After an extended period spent learning virtually and socializing through social media, Zoom, and Facetime, reintegrating back into the real world may seem daunting. If you feel anxious, you’re not alone. Many people report feeling uncertain or afraid to resume normal social activities. Here are some tips to help combat this anxiety.
Reflect on Your Social Values
What does a fulfilling social life mean to you? Which relationships do you want to cultivate or strengthen? How do you want to spend your free time?
It’s worth reflecting on your social goals and writing them down. Remember that everyone’s goals will be different. For example, it’s okay if you lean more toward extroversion or introversion. It’s also okay if you value having many friends or just a few.
Break Large Goals Into Smaller Steps
You may need to ease back into socialization slowly. Let’s say you want to work up the courage to eat dinner with friends. However, you haven’t eaten in a restaurant in over a year!
If this is the case, you might want first to experiment by ordering takeout first. Then, a few days later, commit to grabbing coffee with a friend who understands your anxiety. Finally, aim to plan for an entire meal with a group.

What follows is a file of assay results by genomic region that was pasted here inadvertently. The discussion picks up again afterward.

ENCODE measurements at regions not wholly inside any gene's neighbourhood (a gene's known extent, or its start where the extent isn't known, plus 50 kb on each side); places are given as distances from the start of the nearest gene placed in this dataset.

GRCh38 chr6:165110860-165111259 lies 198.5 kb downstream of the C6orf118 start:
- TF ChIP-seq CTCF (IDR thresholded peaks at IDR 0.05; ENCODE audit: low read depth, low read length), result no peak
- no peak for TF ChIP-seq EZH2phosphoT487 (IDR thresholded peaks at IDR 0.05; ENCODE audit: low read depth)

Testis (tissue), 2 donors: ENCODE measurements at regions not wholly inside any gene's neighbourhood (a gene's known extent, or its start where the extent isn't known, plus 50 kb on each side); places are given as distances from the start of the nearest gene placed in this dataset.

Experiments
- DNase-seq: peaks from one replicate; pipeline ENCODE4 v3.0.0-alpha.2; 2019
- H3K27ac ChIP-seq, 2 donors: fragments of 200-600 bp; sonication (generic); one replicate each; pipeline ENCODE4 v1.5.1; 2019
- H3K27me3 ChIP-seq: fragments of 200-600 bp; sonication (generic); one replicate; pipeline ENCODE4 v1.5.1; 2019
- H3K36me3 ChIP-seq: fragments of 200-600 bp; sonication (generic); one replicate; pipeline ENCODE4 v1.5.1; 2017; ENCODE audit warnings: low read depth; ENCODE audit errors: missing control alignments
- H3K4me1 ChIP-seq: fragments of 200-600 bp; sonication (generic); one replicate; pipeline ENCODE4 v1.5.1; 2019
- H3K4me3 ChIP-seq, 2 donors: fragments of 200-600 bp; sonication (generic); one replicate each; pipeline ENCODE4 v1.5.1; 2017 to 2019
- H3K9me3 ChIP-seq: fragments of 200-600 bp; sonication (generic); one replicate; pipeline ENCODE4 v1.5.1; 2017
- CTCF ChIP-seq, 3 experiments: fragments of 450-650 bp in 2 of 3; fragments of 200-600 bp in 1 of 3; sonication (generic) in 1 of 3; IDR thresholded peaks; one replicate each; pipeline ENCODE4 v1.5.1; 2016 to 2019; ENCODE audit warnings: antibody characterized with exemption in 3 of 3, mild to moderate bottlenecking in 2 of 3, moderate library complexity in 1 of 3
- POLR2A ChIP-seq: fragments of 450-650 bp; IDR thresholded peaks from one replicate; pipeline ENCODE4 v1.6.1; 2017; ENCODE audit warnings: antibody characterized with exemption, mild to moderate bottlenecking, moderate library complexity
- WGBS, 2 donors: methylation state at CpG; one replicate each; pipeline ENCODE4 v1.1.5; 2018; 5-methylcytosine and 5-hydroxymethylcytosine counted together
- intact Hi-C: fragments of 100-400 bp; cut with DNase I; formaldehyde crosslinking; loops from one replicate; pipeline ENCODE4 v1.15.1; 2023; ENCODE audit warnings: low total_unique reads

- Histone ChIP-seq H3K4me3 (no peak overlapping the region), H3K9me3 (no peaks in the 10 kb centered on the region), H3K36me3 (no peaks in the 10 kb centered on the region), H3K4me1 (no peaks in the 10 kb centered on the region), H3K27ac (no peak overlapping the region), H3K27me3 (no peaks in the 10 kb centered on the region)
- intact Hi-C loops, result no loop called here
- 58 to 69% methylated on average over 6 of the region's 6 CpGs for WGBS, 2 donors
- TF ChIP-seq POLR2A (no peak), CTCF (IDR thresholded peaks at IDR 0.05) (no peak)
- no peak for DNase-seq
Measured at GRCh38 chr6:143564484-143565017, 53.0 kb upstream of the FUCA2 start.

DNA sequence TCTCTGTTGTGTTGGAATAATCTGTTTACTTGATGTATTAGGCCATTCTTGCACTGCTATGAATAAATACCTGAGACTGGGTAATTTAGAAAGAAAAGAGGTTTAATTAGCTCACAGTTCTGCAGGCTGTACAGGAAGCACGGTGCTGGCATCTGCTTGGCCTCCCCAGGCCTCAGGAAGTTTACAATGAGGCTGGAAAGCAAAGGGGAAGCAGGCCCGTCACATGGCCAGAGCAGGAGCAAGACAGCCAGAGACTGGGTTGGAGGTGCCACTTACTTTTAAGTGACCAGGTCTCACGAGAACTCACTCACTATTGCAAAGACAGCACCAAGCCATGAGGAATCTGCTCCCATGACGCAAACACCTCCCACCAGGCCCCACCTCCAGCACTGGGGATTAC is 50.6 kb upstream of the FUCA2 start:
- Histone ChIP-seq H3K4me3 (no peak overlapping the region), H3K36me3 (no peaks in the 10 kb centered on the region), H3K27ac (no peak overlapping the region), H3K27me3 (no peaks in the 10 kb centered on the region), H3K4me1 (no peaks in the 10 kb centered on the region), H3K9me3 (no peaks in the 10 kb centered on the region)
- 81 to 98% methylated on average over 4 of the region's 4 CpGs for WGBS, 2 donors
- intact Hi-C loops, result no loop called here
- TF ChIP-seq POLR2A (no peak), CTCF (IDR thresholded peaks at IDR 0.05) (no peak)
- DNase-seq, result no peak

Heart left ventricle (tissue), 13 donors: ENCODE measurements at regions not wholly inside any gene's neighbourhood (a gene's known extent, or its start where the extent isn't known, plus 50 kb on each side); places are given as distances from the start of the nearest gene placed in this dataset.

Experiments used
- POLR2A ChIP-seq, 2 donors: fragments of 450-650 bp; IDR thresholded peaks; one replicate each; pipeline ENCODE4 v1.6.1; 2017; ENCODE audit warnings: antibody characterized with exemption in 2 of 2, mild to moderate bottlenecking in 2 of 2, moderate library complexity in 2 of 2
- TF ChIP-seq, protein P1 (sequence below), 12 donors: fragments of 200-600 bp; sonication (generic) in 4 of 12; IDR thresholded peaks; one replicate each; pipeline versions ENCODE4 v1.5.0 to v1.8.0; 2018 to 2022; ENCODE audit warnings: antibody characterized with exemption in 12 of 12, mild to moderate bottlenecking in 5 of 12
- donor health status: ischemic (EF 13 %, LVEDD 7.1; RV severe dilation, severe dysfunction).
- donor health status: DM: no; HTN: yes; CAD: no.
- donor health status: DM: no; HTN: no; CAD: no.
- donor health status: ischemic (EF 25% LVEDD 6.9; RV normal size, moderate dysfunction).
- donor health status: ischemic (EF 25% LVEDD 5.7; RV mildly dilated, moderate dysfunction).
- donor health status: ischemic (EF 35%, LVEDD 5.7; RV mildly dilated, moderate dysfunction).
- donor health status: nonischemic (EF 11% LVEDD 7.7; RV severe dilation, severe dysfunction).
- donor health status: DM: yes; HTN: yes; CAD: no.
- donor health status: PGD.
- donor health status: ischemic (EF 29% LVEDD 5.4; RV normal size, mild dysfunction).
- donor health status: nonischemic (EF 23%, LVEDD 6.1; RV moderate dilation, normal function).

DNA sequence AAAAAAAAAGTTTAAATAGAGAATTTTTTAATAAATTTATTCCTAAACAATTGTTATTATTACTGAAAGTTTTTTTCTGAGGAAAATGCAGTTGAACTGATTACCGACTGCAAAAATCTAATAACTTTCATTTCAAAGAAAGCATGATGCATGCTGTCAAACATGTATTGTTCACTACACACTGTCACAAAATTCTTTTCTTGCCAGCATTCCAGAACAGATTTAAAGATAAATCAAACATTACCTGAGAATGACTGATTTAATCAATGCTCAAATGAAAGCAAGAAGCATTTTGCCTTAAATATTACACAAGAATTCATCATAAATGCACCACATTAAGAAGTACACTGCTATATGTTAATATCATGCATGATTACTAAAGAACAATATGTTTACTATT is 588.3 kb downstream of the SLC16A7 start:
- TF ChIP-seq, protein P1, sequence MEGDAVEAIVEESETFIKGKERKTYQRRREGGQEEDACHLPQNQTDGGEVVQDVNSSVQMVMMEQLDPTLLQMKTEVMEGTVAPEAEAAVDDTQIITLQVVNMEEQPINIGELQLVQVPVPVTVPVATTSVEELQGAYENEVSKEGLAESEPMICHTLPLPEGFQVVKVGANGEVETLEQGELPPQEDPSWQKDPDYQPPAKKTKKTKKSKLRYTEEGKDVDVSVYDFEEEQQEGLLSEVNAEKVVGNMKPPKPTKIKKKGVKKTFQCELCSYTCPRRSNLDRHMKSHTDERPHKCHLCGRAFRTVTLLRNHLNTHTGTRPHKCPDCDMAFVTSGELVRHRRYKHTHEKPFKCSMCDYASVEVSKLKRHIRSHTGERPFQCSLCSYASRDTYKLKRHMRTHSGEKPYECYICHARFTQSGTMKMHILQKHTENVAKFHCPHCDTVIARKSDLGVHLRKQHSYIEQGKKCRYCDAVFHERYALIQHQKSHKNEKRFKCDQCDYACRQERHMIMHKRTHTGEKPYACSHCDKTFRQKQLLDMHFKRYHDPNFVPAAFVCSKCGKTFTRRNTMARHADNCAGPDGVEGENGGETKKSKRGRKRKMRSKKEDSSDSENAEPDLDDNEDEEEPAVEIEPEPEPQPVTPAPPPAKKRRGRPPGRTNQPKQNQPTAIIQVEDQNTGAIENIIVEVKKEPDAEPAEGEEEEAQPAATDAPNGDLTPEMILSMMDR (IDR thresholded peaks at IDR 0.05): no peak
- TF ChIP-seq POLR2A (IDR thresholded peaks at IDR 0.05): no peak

Practice Positive Visualization
Before an upcoming social event, imagine yourself handling everything with ease. Mentally rehearse a few lines if needed. Try to imagine how you might deal with specific stressors like awkward silences or intrusive questions.
Remember that the goal here is to be positive. Research shows that visualizing success can correlate with achieving success, so if you imagine yourself thriving, you may be more likely to thrive in a social setting.1
We store stress in the body, and it’s important to learn how to release excess tension to manage anxiety. After all, the mind and body are closely connected.
Optimal self-care can include:2
- Eating a variety of nutritious foods regularly.
- Staying physically active.
- Getting enough quality sleep.
- Practicing stress reduction techniques like yoga, massages, or meditation.
- Reaching out to loved ones who support you.
- Practicing creative expression.
While these activities do not necessarily eliminate anxiety, they can help you feel more confident and empowered. Over time, this pattern can reduce your stress levels.
Accept the Anxiety
It’s normal to feel some discomfort right now. We’ve had a tumultuous year, and many things continue to feel uncertain and unpredictable.
Accepting your anxiety means recognizing that your feelings are real. It also means acknowledging that they are valid and legitimate. Try to avoid criticizing yourself for how you feel—the more you try to resist what’s going on, the stronger those negative thoughts might become.
Seek Professional Support
If your anxiety impacts your physical or mental health, or if you feel like you can’t control your thoughts or feelings, speaking to a qualified professional can make a tremendous difference.
Therapy offers a supportive environment to process your fears and learn new techniques for coping with your anxiety. Contact us today to schedule an initial consultation.
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